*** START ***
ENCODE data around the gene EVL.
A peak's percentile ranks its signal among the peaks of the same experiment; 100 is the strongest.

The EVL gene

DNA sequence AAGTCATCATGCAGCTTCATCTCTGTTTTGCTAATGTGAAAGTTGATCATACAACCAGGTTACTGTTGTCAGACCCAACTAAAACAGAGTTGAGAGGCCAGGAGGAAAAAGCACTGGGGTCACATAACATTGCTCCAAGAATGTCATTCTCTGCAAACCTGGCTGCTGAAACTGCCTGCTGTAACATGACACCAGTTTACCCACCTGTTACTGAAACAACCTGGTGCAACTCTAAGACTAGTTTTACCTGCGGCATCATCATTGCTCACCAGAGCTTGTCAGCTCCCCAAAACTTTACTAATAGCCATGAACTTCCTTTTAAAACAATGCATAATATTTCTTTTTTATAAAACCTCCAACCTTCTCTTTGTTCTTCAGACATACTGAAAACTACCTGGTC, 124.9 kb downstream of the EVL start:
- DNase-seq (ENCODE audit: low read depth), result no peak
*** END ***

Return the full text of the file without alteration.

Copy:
ENCODE data around the gene EVL.
A peak's percentile ranks its signal among the peaks of the same experiment; 100 is the strongest.

The EVL gene

DNA sequence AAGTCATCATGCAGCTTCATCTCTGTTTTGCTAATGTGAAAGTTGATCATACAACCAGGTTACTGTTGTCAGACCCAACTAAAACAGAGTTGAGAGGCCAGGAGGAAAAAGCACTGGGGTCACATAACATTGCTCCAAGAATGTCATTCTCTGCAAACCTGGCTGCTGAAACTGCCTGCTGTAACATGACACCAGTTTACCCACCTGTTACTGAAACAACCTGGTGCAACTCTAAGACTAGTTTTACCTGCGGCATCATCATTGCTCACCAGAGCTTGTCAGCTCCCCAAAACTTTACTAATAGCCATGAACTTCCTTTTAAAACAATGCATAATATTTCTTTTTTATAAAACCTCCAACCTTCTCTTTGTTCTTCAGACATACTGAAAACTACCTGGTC, 124.9 kb downstream of the EVL start:
- DNase-seq (ENCODE audit: low read depth), result no peak